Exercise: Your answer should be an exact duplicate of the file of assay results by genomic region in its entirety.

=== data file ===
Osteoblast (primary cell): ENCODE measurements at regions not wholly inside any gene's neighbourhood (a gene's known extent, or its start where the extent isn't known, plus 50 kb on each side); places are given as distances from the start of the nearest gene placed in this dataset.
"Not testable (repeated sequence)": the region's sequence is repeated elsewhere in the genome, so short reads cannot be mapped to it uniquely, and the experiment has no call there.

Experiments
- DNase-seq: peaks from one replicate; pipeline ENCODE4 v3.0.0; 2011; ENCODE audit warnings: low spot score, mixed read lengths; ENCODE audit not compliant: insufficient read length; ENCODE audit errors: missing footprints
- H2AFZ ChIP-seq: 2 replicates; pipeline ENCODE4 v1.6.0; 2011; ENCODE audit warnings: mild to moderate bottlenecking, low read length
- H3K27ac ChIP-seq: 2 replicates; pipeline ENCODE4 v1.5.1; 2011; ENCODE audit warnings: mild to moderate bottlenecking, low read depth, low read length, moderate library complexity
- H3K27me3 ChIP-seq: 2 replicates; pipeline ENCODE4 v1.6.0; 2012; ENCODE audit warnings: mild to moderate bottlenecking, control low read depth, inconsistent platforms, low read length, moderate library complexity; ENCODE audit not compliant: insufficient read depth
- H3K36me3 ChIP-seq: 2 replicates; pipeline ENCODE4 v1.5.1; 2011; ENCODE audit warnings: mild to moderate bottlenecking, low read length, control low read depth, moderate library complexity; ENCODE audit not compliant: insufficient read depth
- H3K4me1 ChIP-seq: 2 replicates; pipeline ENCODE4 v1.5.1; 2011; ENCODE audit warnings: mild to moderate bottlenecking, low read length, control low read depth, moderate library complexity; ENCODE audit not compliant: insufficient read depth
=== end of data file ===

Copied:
Osteoblast (primary cell): ENCODE measurements at regions not wholly inside any gene's neighbourhood (a gene's known extent, or its start where the extent isn't known, plus 50 kb on each side); places are given as distances from the start of the nearest gene placed in this dataset.
"Not testable (repeated sequence)": the region's sequence is repeated elsewhere in the genome, so short reads cannot be mapped to it uniquely, and the experiment has no call there.

Experiments
- DNase-seq: peaks from one replicate; pipeline ENCODE4 v3.0.0; 2011; ENCODE audit warnings: low spot score, mixed read lengths; ENCODE audit not compliant: insufficient read length; ENCODE audit errors: missing footprints
- H2AFZ ChIP-seq: 2 replicates; pipeline ENCODE4 v1.6.0; 2011; ENCODE audit warnings: mild to moderate bottlenecking, low read length
- H3K27ac ChIP-seq: 2 replicates; pipeline ENCODE4 v1.5.1; 2011; ENCODE audit warnings: mild to moderate bottlenecking, low read depth, low read length, moderate library complexity
- H3K27me3 ChIP-seq: 2 replicates; pipeline ENCODE4 v1.6.0; 2012; ENCODE audit warnings: mild to moderate bottlenecking, control low read depth, inconsistent platforms, low read length, moderate library complexity; ENCODE audit not compliant: insufficient read depth
- H3K36me3 ChIP-seq: 2 replicates; pipeline ENCODE4 v1.5.1; 2011; ENCODE audit warnings: mild to moderate bottlenecking, low read length, control low read depth, moderate library complexity; ENCODE audit not compliant: insufficient read depth
- H3K4me1 ChIP-seq: 2 replicates; pipeline ENCODE4 v1.5.1; 2011; ENCODE audit warnings: mild to moderate bottlenecking, low read length, control low read depth, moderate library complexity; ENCODE audit not compliant: insufficient read depth